As Tito, our South Sudan Country Director, showed me around, I began to see things I had not expected. I saw smiles, I saw community, I saw – HOPE. Tito pointed out opportunity, vision, dreams, and plans for a future here. He was breathing hope to life.
I struggled to reconcile what I had expected with what was right in front of me, then it hit me… these people’s lives had been entirely wrecked, forever altered. But they were finally at a place where they could stop running.
Hundreds of thousands of people like Anthony had fought to make it here. But when they arrived, they found kindness and were offered land next to their Ugandan neighbors. I was able to ask several Ugandans, “Why are you so willing to share your land, your schools, your economy with so many South Sudanese refugees?” Their response? “Because ten years ago, they did that for us.”
For decades, this region has lived with civil war, with night commutes and child soldiers. Where we see a line separating South Sudan and Uganda, they don’t see anything. They lived here long before that line was drawn; they’ve been neighbors for centuries; they’ve hosted each other in times of crisis. And they continue to do so — because when all else fails, community remains.
I now had a new understanding and appreciation for refugees. While what I saw was different than my expectations, it did not diminish the very real needs, which are still present. Remember those tarp roofs? Tito shared with us that they only last three months and an immediate need in the refugee community is to find a solution for them.Thanks to you and the Mocha Club community we have been able to provide zinc roofs for many of the refugee families.
Oh, and Anthony? His family is one that will benefit from the zinc roofs – the roofs that are a result of your mochas. That’s me, Anthony, and his wife Betty in front of their current home, tarp and all. Soon that tarp will be replaced by the zinc sheets he has received. And for the next ten years, those zinc sheets – your mochas – will be the solid roof over his family in this community that has become their home.
I asked Tito what was next – for the refugees and for how Mocha Club could support them beyond a solid roof under which their families could lay their heads. He said he dreams of a place where they can rest their hearts as well. So he is beginning to teach these refugees how to walk through their stories of trauma and loss and begin to heal.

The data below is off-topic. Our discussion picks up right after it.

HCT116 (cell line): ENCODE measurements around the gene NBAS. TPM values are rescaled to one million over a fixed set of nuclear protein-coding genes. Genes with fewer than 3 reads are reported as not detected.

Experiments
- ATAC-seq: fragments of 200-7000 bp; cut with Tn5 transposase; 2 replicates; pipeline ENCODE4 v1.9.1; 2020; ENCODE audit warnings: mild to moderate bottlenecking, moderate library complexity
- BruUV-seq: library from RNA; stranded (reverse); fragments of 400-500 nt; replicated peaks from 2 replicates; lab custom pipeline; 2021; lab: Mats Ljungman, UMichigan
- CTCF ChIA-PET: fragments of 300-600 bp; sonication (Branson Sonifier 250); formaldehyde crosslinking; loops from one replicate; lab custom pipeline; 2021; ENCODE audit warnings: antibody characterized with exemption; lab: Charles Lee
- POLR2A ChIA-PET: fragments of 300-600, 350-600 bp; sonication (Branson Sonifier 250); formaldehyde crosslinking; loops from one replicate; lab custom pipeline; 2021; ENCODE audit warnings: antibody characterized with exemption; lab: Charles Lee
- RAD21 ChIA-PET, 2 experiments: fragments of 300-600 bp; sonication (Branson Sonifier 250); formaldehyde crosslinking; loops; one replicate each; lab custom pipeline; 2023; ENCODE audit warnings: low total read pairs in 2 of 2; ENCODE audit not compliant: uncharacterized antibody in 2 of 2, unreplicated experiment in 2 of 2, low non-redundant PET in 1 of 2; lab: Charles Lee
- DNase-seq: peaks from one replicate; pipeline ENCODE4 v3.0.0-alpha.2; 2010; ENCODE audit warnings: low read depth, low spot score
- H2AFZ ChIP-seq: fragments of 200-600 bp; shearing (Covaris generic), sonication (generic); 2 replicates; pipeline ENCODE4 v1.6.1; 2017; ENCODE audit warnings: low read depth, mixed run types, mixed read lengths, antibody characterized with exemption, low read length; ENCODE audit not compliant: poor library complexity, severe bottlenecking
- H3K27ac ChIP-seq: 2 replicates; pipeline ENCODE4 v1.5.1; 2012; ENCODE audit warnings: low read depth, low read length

Have you ever thought about how the places you live and work and enjoy were once just an idea in someone’s head? Think about your school, your home, your favorite coffeeshop. They all began with a dream; a hope to support the life and joy of your community.
During MC Journey 2016, this awareness transformed our 12-day trip into a deeply meaningful experience. Each and every place we visited held a special memory — chatting with students and teachers at New Dawn, dancing with the women at HEKO while rain fell around our shelter, sitting on the sunlit porch at the Women at Risk recalling the darkness of the drive we took the night before — but more than anything, I loved hearing stories of how and why it all began.
Before our visit to each organization, we sat across the table from their founders as they graciously shared their personal journey leading to the realization of a need in their community. We had the privilege of hearing how places like New Dawn, HEKO, and Women and Risk were once dreams, turned into reality, and sustained by the support of every Mocha Club member. Can you imagine walking into a place for the very first time with that understanding of its history?
The hardest work you will do on your MC Journey will be to let go of your expectations and be fully present during every conversation, every story, every offer of service given to you. You will most certainly do more listening than labor. You will come to find that you are there not to serve, but be served. You will so clearly see how one cup of coffee supports African leaders with a vision for loving their community. You will see how one cup plants hope in many who felt hopeless, and how another empowers them to live independently in health and financial stability. But most importantly, you will be filled to the brim with a joy so moving I can hardly put it into words. Go. Go and see the power of a mocha.